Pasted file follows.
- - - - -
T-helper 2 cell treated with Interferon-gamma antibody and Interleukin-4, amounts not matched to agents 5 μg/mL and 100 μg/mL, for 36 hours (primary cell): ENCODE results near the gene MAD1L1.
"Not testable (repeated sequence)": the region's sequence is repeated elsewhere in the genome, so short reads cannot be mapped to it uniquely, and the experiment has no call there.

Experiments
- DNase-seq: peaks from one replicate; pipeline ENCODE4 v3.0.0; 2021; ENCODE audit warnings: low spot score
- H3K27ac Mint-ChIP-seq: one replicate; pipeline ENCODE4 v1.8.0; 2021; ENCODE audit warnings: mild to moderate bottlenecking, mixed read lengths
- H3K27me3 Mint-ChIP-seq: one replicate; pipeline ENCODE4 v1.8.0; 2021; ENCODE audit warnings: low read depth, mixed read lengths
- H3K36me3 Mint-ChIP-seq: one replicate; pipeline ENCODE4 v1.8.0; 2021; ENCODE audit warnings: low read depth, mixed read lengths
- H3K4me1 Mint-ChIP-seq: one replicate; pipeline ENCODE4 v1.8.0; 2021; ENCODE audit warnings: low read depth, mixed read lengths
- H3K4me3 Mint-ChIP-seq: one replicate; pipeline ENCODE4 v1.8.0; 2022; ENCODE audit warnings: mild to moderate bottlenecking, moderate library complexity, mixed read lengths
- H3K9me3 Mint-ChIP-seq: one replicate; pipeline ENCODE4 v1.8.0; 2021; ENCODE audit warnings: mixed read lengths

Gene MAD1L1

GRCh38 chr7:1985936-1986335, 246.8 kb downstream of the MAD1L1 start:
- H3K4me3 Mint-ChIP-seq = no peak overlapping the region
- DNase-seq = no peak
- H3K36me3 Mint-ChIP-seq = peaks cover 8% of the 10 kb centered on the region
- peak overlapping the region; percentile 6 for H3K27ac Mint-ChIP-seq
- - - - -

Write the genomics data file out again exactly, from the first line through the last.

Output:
T-helper 2 cell treated with Interferon-gamma antibody and Interleukin-4, amounts not matched to agents 5 μg/mL and 100 μg/mL, for 36 hours (primary cell): ENCODE results near the gene MAD1L1.
"Not testable (repeated sequence)": the region's sequence is repeated elsewhere in the genome, so short reads cannot be mapped to it uniquely, and the experiment has no call there.

Experiments
- DNase-seq: peaks from one replicate; pipeline ENCODE4 v3.0.0; 2021; ENCODE audit warnings: low spot score
- H3K27ac Mint-ChIP-seq: one replicate; pipeline ENCODE4 v1.8.0; 2021; ENCODE audit warnings: mild to moderate bottlenecking, mixed read lengths
- H3K27me3 Mint-ChIP-seq: one replicate; pipeline ENCODE4 v1.8.0; 2021; ENCODE audit warnings: low read depth, mixed read lengths
- H3K36me3 Mint-ChIP-seq: one replicate; pipeline ENCODE4 v1.8.0; 2021; ENCODE audit warnings: low read depth, mixed read lengths
- H3K4me1 Mint-ChIP-seq: one replicate; pipeline ENCODE4 v1.8.0; 2021; ENCODE audit warnings: low read depth, mixed read lengths
- H3K4me3 Mint-ChIP-seq: one replicate; pipeline ENCODE4 v1.8.0; 2022; ENCODE audit warnings: mild to moderate bottlenecking, moderate library complexity, mixed read lengths
- H3K9me3 Mint-ChIP-seq: one replicate; pipeline ENCODE4 v1.8.0; 2021; ENCODE audit warnings: mixed read lengths

Gene MAD1L1

GRCh38 chr7:1985936-1986335, 246.8 kb downstream of the MAD1L1 start:
- H3K4me3 Mint-ChIP-seq = no peak overlapping the region
- DNase-seq = no peak
- H3K36me3 Mint-ChIP-seq = peaks cover 8% of the 10 kb centered on the region
- peak overlapping the region; percentile 6 for H3K27ac Mint-ChIP-seq